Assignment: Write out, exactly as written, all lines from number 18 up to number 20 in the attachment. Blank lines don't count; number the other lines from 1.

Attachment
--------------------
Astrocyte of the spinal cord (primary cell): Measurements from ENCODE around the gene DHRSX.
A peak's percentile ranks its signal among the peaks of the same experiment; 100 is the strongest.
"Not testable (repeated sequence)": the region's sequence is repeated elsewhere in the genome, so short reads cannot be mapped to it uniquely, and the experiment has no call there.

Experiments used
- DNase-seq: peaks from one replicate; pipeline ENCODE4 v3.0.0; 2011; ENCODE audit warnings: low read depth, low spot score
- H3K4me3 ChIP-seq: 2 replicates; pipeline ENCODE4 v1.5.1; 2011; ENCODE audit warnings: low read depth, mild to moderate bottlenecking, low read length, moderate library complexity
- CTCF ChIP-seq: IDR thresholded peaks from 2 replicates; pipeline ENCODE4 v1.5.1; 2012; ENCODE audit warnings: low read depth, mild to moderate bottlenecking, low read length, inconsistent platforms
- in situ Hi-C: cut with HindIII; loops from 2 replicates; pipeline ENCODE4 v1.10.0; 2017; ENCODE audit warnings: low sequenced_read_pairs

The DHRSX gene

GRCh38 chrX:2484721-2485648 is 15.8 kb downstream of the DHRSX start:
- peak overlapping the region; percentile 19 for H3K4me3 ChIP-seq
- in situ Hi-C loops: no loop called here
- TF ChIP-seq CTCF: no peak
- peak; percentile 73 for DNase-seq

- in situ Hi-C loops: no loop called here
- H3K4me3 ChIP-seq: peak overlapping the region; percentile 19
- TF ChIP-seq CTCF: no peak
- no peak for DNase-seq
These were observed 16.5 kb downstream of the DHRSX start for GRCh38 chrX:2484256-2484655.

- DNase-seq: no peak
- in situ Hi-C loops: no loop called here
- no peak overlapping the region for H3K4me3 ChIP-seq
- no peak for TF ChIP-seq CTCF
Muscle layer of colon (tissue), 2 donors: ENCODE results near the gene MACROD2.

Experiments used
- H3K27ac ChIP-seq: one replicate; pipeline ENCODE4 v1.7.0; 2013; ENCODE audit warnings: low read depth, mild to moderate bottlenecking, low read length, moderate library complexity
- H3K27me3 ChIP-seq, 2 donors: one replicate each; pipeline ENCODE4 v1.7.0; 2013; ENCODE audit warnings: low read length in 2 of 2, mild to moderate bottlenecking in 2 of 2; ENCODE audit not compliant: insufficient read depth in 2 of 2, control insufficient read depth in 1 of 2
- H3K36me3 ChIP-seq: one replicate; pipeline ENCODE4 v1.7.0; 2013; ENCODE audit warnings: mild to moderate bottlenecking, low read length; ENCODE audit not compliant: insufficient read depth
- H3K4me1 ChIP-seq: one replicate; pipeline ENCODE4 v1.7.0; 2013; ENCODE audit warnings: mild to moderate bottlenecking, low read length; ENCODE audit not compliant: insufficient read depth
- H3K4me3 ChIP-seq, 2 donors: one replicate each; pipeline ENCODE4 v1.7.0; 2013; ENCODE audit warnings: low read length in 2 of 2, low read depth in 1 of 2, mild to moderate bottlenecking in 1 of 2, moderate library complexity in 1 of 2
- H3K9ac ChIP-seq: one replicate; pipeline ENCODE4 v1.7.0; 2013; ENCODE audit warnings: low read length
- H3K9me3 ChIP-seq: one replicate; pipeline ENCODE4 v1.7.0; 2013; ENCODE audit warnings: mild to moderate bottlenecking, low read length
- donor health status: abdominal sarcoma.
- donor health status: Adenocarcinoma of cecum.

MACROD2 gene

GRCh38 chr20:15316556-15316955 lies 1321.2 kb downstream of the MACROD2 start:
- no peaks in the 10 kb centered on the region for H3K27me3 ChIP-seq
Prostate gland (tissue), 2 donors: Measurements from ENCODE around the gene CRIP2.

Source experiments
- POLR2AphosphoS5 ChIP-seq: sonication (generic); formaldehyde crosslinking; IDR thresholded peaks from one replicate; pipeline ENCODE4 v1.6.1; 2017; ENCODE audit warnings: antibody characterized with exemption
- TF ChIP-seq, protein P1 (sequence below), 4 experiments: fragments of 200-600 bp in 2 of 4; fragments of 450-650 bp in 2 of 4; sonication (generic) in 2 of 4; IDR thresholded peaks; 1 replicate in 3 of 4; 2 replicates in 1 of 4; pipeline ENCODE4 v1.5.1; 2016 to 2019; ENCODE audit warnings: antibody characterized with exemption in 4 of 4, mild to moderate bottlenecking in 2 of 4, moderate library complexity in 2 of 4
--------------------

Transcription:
- no peak for DNase-seq
These were observed 16.5 kb downstream of the DHRSX start for GRCh38 chrX:2484256-2484655.

- DNase-seq: no peak